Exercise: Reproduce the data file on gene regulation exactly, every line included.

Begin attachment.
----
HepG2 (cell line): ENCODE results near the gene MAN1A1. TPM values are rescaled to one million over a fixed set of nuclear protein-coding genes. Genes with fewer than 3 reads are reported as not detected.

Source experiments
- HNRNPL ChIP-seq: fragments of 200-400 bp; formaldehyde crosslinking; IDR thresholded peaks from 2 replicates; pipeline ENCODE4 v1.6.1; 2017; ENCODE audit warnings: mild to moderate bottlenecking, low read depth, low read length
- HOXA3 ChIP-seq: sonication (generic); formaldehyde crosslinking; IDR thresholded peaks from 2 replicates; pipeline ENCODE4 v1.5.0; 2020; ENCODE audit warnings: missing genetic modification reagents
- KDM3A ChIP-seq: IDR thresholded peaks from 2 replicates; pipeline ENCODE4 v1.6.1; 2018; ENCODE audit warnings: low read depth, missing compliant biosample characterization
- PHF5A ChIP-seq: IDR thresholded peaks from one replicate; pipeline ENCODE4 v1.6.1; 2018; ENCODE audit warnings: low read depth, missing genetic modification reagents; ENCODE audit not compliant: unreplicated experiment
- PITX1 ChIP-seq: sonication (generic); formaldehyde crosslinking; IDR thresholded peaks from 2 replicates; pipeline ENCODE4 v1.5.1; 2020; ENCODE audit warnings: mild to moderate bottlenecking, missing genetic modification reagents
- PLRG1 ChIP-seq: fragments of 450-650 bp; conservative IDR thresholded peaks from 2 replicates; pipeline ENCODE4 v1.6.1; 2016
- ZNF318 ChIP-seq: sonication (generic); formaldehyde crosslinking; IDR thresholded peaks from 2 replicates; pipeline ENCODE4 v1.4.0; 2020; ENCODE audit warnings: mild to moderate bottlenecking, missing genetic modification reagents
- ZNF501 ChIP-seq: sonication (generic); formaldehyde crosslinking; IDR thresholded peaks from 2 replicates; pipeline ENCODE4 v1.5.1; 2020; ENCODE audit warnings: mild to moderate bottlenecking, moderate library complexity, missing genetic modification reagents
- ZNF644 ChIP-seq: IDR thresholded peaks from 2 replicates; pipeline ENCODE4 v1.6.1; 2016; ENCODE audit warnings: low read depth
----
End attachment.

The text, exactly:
HepG2 (cell line): ENCODE results near the gene MAN1A1. TPM values are rescaled to one million over a fixed set of nuclear protein-coding genes. Genes with fewer than 3 reads are reported as not detected.

Source experiments
- HNRNPL ChIP-seq: fragments of 200-400 bp; formaldehyde crosslinking; IDR thresholded peaks from 2 replicates; pipeline ENCODE4 v1.6.1; 2017; ENCODE audit warnings: mild to moderate bottlenecking, low read depth, low read length
- HOXA3 ChIP-seq: sonication (generic); formaldehyde crosslinking; IDR thresholded peaks from 2 replicates; pipeline ENCODE4 v1.5.0; 2020; ENCODE audit warnings: missing genetic modification reagents
- KDM3A ChIP-seq: IDR thresholded peaks from 2 replicates; pipeline ENCODE4 v1.6.1; 2018; ENCODE audit warnings: low read depth, missing compliant biosample characterization
- PHF5A ChIP-seq: IDR thresholded peaks from one replicate; pipeline ENCODE4 v1.6.1; 2018; ENCODE audit warnings: low read depth, missing genetic modification reagents; ENCODE audit not compliant: unreplicated experiment
- PITX1 ChIP-seq: sonication (generic); formaldehyde crosslinking; IDR thresholded peaks from 2 replicates; pipeline ENCODE4 v1.5.1; 2020; ENCODE audit warnings: mild to moderate bottlenecking, missing genetic modification reagents
- PLRG1 ChIP-seq: fragments of 450-650 bp; conservative IDR thresholded peaks from 2 replicates; pipeline ENCODE4 v1.6.1; 2016
- ZNF318 ChIP-seq: sonication (generic); formaldehyde crosslinking; IDR thresholded peaks from 2 replicates; pipeline ENCODE4 v1.4.0; 2020; ENCODE audit warnings: mild to moderate bottlenecking, missing genetic modification reagents
- ZNF501 ChIP-seq: sonication (generic); formaldehyde crosslinking; IDR thresholded peaks from 2 replicates; pipeline ENCODE4 v1.5.1; 2020; ENCODE audit warnings: mild to moderate bottlenecking, moderate library complexity, missing genetic modification reagents
- ZNF644 ChIP-seq: IDR thresholded peaks from 2 replicates; pipeline ENCODE4 v1.6.1; 2016; ENCODE audit warnings: low read depth